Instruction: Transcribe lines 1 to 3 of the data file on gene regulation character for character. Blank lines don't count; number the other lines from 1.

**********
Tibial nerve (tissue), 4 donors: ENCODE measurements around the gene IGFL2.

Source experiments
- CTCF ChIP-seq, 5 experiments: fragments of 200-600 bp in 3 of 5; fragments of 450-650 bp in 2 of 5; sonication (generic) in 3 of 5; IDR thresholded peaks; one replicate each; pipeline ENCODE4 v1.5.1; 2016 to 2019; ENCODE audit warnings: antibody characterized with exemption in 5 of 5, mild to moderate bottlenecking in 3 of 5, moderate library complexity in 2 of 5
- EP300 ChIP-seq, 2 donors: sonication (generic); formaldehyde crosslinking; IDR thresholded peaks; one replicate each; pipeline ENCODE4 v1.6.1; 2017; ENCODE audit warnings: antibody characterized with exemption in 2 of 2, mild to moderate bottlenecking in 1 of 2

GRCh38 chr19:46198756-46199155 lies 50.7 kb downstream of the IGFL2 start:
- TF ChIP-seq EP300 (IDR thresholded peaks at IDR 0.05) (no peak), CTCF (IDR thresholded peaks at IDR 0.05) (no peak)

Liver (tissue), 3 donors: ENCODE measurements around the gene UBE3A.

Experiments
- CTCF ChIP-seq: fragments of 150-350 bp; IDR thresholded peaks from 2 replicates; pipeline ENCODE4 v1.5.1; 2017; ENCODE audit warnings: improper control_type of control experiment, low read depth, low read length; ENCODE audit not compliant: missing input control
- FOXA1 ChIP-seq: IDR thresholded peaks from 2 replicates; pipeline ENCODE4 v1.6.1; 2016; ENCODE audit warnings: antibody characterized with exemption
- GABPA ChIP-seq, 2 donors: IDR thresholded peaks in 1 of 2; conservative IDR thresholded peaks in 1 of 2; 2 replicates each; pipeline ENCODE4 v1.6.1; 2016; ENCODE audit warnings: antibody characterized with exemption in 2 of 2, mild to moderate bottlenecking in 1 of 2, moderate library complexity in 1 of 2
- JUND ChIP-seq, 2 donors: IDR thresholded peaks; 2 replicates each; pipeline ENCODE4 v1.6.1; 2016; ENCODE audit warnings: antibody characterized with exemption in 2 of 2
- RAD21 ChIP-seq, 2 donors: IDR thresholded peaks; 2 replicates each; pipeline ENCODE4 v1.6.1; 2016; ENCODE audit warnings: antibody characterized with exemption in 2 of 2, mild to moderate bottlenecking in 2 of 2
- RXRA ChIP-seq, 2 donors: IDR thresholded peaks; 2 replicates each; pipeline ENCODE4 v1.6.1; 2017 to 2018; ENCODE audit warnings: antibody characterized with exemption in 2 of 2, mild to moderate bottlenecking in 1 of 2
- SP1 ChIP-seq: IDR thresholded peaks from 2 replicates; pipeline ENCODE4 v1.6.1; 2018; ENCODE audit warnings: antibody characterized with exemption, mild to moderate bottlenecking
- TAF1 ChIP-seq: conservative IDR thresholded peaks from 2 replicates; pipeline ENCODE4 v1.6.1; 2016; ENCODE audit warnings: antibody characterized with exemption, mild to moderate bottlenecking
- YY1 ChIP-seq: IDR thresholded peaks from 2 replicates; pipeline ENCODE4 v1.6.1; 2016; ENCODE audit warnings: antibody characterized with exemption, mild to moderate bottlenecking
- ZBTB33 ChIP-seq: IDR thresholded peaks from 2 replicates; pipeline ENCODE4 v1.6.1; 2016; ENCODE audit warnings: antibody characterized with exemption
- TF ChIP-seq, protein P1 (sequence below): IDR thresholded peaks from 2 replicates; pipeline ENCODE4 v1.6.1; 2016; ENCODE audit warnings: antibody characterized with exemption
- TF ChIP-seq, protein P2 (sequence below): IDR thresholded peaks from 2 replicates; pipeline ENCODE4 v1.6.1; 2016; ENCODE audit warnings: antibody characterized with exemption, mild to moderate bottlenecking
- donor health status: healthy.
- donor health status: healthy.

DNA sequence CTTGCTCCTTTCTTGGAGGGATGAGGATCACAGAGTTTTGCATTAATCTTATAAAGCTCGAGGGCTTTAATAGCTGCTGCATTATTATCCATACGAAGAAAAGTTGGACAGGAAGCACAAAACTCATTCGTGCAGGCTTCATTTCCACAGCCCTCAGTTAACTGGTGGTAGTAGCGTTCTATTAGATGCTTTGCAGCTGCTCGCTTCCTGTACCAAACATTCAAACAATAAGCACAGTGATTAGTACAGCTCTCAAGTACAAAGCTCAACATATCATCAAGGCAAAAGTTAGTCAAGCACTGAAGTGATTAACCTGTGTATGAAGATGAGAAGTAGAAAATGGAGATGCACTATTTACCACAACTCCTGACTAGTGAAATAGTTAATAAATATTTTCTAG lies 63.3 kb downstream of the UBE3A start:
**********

Tibial nerve (tissue), 4 donors: ENCODE measurements around the gene IGFL2.

Source experiments
- CTCF ChIP-seq, 5 experiments: fragments of 200-600 bp in 3 of 5; fragments of 450-650 bp in 2 of 5; sonication (generic) in 3 of 5; IDR thresholded peaks; one replicate each; pipeline ENCODE4 v1.5.1; 2016 to 2019; ENCODE audit warnings: antibody characterized with exemption in 5 of 5, mild to moderate bottlenecking in 3 of 5, moderate library complexity in 2 of 5